Not Everyone Gets Asking Price

By Dave Fratello | December 15th, 2015

It can be hard, in the middle of a bubble market rally, to notice that sellers' asking prices aren't always met or exceeded.

You get so accustomed to talk of "bidding wars" and "over asking price" sales, you might forget that:

  • some sellers overshoot,
  • some properties don't have the inherent value that the first calculations suggest, and
  • some buyers have leverage, too, these days to get decent deals.

But the proof comes in the sale prices... quite a few at this time of year, for whatever reason, seem to be coming in low. Here are some of the more interesting closings to post recently where the original asking price wasn't too close to the mark.

835 17th Street Manhattan Beach CA835 17th (6br/6ba, 5900 sqft.), which we've called a huge and luxe Spanish on a rare 50' wide Tree Section lot with an even rarer 8000 total sqft. of land. The home features an extra-large basement and a somewhat newly tricked-out backyard with pool and entertaining areas.

Easy to love, but a $5.800M start price – beginning back in May – turned out not to be close. A more recent listing at $4.999M was closer, and the sale price this week of $4.780M established a proper value, albeit $1M under that first asking price. (Disclosure: Dave had clients who toured the property recently.)

815 2nd Street Manhattan Beach CA815 2nd (5br/6ba, 4725 sqft.) is a newer Cape Cod in the Hill Section along a somewhat busy street. There are some modest views to the south and west, although the home maintains a traditional floorplan with common areas downstairs – instead of a reverse floorplan to capture the views. So views become secondary.

While the home is very stylish, the layout also seems somewhat broken up, more like a series of smaller rooms rather than a grand 4700+ sqft. home.

A Hill Section house with that kind of square footage might have been a $5.0M house, the price they were asking in early May, or a $4.4M house, as they were asking in September. Turned out to be a $4.275M house, according to the buyers who closed this week.

Backstory: As a spec build in 2008, this one was listed at $4.8M, dropping below $4M, then $3M and finally selling for $2.650M at the very end of 2009.

518 24th Street Manhattan Beach CA518 24th (2br/1ba, 980 sqft.) is a gaslamp section cutie, with some unofficial square footage in a finished attic. (Yes, it's a pain to climb an attic ladder to your bedroom, but you know your parents love you if they move you to the beach – so quit your complaining.)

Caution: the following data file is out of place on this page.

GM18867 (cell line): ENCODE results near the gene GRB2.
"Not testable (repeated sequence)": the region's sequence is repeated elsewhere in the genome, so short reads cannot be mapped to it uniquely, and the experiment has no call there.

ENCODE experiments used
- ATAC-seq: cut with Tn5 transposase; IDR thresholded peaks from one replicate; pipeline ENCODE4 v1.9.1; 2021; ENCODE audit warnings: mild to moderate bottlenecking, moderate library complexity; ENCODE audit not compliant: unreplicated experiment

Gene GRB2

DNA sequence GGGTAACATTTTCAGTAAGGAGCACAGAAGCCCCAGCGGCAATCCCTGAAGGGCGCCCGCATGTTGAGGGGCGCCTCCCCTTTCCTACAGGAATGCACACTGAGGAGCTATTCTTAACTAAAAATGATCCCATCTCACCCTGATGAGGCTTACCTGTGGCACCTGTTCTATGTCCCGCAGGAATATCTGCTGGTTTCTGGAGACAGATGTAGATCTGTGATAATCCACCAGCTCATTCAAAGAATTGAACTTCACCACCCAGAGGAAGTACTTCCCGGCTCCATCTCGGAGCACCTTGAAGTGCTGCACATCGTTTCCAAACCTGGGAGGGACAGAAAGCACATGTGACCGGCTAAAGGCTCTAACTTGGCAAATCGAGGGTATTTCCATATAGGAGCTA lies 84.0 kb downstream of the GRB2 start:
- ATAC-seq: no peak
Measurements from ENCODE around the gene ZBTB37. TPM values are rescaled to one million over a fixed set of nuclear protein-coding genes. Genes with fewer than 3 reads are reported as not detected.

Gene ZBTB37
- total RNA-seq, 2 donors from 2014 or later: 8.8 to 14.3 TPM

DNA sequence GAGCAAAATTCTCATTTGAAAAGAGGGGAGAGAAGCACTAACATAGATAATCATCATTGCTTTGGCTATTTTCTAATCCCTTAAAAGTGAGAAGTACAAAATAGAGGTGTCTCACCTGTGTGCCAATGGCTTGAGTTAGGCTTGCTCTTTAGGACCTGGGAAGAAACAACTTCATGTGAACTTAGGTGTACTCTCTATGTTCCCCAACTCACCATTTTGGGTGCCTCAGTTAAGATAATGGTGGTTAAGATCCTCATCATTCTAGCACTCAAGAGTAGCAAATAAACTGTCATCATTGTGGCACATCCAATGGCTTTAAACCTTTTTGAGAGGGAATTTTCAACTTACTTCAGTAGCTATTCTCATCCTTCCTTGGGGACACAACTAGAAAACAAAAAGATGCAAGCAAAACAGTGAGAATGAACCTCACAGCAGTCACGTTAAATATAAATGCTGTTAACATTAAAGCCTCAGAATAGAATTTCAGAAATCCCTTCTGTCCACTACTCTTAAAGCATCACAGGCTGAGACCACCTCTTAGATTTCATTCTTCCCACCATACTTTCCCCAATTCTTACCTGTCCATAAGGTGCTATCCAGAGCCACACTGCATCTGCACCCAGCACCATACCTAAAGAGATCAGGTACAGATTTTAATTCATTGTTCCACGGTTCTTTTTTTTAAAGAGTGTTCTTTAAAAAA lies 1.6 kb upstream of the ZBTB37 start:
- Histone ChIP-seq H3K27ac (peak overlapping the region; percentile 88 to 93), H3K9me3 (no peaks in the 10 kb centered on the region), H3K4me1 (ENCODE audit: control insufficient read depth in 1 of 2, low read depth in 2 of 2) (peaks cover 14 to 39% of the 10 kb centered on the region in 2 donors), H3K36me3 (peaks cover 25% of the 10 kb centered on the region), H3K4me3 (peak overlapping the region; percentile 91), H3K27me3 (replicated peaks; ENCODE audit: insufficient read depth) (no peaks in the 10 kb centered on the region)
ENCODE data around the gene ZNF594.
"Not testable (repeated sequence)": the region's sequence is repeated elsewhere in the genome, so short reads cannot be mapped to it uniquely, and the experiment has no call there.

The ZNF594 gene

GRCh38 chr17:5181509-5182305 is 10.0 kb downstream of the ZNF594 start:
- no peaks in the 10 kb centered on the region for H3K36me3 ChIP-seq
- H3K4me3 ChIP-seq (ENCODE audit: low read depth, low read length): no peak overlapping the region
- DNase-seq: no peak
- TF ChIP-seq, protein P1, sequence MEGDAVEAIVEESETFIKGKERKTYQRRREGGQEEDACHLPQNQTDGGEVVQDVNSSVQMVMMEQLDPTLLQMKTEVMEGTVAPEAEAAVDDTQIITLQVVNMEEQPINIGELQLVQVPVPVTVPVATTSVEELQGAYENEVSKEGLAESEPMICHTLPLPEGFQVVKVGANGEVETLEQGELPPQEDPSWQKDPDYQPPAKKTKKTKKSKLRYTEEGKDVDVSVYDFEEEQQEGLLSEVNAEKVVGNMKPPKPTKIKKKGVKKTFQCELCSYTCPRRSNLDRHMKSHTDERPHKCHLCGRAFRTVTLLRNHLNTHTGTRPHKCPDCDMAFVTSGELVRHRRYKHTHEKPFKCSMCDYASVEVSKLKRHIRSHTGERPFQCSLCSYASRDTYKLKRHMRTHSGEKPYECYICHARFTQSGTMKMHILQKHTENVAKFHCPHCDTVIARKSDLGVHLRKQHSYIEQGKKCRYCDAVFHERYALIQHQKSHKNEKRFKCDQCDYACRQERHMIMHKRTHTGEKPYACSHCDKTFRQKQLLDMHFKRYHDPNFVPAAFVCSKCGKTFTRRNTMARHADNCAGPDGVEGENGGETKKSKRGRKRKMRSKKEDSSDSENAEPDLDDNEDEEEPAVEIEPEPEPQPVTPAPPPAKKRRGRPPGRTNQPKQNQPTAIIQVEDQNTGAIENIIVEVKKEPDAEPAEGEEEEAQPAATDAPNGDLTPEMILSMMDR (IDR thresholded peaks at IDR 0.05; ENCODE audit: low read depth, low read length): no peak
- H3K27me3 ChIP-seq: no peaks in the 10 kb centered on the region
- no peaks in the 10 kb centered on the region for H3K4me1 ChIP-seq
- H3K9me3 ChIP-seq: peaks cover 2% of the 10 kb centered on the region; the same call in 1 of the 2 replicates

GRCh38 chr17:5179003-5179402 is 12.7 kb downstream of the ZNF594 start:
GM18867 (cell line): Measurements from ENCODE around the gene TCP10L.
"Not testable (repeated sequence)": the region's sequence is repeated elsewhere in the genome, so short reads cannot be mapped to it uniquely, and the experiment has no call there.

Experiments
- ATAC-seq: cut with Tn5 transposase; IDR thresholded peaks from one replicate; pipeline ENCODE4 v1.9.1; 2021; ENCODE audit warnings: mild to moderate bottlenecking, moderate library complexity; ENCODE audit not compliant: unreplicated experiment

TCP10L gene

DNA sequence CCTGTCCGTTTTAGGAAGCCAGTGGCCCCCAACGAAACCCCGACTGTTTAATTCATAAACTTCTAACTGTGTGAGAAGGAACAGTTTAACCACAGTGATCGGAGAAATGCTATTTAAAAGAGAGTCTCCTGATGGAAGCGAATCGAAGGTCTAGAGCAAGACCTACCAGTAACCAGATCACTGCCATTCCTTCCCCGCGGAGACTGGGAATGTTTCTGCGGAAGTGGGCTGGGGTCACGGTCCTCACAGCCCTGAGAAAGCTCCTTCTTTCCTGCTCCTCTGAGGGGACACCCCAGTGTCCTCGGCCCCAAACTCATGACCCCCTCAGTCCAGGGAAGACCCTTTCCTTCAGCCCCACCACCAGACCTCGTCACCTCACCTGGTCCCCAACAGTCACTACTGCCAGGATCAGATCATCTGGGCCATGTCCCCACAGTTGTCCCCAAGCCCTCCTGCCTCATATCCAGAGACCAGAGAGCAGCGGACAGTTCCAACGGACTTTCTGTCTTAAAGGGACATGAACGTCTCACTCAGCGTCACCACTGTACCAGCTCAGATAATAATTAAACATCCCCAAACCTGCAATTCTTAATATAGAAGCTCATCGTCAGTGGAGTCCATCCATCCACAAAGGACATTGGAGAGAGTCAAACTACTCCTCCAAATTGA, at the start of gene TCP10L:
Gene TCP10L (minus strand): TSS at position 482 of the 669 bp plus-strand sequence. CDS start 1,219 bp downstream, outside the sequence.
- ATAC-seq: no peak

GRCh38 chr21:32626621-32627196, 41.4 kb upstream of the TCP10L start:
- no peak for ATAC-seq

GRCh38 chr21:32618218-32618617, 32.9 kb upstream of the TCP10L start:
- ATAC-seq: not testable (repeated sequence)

Asking $2.100M in September, this one just sold for $1.920M, about 9% under asking.

706 Anderson (3br/2ba, 1900) is a tall-and-skinny 1960s house with a fresh, recent interior modernization.

Apparently in no hurry to sell in July, they listed it at $2.095M. We had clients look at it and put a number on it much lower.

After 4 months on market, this one just closed for $1.733M, significantly less than we had expected, and 17% under the original asking price. That now looks like quite a deal.

18 Santa Cruz (3br/3ba, 1965 sqft.) is an original Village TH (Plan 4) that was on the market for a spell from June-September at $1.250M originally. 

The price wasn't an egregious overreach, especially as they dropped it to $1.220M. Then along came hot hot hot 1 Coronado, with the same floorplan but an over-the-top, spectacular remodel, closing for $1.400M.

18 Santa Cruz was going to have to sell lower. The original listing quit, but Dave got clients in and made a great deal: $1.150M.

Here, we even had the rare experience of seeing the appraisal come in higher than the contact price. That makes you feel good.

901 North Peck Avenue Manhattan Beach CA901 N. Peck (5br/3ba, 2840 sqft.) seemed obviously out of whack, pricewise, when it launched in May at $2.000M.

It's not unattractive, but the floorplan is unconventional and most of the updates to this 1950s original... er, need to be updated again.

Watching comparable homes sell all around the area, the sellers were very slow to adjust their price, gradually coming to $1.9M and then $1.8M.

The sold price at $1.700M a few weeks ago came after 150 DOM and marked a 15% chop off the start. Somewhat like with 706 Anderson, we had instantly seen this as overpriced to begin, but expected it to settle higher than the actual closed price.

85 Bayview Drive Manhattan Beach CA85 Bayview (3br/4ba, 2075 sqft.) is a remodeled South End TH with slimline ocean views.

There's no debating the style: It's crisp, recent and very now, with newer flooring and nice cabinets and all.

Perhaps the floorplan is a bit odd, with the lowest floor hosting two bedrooms, including one with a way oversized bathroom down a long hallway. But the midlevel master and top-level common rooms are straightforward and nice.

Listed at $2.899M and running more than 5 months, this one just settled at a closed price of $2.625M, or 9% under asking.

So, yes – these days, plenty of sellers in Manhattan Beach are getting multiple offers and above asking price. 

But not all.

And some of these sellers have proved true the old lesson: Price too high to begin, and you may end up taking a lot less.

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